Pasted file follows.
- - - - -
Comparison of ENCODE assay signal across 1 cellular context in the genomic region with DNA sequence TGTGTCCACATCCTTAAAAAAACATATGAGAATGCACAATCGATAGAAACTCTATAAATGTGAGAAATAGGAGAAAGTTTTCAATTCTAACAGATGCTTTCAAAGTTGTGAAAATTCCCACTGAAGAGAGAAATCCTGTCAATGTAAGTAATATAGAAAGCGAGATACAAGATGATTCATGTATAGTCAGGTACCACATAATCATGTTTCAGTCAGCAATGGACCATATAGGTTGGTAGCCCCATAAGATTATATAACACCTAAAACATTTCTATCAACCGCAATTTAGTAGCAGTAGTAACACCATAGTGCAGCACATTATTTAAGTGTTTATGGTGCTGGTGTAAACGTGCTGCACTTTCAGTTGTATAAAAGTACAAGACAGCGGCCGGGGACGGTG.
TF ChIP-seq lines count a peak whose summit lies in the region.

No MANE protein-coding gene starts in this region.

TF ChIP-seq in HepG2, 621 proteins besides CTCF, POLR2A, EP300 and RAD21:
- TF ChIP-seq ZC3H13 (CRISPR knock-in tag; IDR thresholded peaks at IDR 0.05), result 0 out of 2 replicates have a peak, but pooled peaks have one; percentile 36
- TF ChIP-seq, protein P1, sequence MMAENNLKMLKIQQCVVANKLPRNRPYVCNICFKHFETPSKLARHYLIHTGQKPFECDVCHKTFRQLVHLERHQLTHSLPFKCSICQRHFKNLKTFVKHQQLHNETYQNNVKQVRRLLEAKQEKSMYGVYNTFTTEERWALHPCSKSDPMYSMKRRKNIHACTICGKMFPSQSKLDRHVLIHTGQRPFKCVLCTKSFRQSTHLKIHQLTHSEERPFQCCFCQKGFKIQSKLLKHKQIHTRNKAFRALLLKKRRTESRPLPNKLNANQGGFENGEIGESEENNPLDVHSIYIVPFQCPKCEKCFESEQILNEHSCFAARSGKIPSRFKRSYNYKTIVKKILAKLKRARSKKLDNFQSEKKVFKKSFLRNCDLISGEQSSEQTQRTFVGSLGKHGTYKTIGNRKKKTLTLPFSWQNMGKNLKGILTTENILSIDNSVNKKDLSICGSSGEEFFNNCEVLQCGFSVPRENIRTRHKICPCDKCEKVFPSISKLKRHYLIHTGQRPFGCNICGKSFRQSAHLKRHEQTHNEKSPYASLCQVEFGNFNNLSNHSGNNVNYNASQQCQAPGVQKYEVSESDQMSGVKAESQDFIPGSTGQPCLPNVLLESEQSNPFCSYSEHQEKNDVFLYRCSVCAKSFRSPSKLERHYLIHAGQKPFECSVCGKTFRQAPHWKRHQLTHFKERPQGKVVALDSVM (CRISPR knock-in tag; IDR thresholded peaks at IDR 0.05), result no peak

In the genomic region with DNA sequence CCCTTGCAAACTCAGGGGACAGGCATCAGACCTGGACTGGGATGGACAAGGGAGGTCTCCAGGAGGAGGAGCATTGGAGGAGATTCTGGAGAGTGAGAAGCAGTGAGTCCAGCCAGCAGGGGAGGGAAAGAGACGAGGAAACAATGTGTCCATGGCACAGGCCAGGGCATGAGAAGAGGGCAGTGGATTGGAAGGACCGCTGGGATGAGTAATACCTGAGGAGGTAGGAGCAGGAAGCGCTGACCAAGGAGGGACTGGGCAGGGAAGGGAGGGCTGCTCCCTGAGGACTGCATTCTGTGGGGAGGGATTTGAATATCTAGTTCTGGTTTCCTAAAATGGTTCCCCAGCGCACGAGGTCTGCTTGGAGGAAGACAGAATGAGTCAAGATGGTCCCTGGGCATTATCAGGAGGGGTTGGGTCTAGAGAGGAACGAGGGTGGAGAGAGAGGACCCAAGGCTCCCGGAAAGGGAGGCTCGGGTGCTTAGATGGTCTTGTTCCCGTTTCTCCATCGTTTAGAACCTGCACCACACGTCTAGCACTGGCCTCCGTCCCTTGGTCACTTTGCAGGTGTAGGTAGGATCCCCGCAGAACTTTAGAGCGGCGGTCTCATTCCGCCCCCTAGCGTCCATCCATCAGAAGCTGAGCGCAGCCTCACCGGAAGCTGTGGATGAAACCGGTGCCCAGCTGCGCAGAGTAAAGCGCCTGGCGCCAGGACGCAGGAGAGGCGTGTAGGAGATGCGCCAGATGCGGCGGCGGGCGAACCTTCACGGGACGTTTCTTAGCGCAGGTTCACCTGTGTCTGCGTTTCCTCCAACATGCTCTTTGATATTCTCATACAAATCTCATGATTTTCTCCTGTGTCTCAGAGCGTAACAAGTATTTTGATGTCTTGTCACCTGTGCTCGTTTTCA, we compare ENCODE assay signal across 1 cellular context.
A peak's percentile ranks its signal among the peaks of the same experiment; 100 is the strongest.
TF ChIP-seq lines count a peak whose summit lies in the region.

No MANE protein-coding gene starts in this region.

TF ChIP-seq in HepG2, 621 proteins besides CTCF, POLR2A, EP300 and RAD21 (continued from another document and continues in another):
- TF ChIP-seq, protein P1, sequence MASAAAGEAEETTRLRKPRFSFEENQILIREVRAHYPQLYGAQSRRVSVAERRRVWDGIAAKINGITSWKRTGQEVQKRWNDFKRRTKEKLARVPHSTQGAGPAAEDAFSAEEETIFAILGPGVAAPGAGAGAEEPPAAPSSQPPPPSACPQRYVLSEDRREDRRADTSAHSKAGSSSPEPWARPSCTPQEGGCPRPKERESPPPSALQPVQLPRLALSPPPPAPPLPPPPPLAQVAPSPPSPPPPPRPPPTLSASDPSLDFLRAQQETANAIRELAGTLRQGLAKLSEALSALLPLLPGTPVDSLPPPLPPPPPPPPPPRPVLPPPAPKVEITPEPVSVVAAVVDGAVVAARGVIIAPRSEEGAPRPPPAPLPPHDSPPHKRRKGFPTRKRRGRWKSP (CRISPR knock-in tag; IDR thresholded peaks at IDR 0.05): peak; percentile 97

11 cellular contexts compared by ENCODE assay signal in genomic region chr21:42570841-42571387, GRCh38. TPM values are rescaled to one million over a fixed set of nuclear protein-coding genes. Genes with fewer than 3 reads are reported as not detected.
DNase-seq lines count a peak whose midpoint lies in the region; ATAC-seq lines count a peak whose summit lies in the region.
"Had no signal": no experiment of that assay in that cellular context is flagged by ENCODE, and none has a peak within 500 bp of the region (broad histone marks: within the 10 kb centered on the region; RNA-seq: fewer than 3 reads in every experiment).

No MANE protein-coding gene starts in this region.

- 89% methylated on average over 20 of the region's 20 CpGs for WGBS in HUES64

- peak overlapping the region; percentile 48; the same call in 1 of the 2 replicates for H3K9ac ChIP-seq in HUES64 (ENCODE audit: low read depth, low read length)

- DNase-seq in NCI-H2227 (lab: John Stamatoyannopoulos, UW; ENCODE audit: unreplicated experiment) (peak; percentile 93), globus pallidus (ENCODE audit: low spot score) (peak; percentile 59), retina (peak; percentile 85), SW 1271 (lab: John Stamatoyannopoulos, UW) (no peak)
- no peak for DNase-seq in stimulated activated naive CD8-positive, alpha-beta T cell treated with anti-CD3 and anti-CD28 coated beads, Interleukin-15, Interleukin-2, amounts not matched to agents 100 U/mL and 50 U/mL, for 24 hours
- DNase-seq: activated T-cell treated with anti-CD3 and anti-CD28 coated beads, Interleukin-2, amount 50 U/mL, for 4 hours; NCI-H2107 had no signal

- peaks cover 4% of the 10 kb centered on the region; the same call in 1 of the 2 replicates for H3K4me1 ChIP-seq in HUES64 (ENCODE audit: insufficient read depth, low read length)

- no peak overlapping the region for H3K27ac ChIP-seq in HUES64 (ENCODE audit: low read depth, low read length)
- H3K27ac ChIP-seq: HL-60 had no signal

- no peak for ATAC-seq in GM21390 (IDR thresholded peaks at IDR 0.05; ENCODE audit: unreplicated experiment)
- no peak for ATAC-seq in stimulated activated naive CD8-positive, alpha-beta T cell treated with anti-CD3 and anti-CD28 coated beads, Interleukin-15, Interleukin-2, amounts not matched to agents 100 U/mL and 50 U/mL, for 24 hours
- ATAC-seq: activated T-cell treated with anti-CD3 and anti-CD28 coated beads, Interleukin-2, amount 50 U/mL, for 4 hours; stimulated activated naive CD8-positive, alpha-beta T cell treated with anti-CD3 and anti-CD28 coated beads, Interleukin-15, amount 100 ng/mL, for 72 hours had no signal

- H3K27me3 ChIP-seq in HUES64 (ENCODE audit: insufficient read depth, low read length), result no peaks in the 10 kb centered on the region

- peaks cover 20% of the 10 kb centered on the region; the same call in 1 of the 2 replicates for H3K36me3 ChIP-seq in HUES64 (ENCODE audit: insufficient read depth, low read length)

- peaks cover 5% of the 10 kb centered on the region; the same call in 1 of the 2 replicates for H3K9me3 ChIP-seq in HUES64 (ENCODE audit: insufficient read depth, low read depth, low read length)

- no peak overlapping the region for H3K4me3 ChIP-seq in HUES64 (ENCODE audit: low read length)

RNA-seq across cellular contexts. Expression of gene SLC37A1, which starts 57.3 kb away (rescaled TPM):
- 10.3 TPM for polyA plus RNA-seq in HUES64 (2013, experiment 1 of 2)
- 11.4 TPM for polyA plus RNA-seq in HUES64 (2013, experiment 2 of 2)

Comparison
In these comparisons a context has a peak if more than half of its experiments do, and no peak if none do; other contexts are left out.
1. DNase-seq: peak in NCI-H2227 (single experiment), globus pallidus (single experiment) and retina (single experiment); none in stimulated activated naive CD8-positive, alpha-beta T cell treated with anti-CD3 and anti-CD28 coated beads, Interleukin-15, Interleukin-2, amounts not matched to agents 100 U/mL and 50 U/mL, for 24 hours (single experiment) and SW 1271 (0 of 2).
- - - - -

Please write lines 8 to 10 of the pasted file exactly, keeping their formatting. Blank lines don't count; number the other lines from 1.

A peak's percentile ranks its signal among the peaks of the same experiment; 100 is the strongest.
TF ChIP-seq lines count a peak whose summit lies in the region.

No MANE protein-coding gene starts in this region.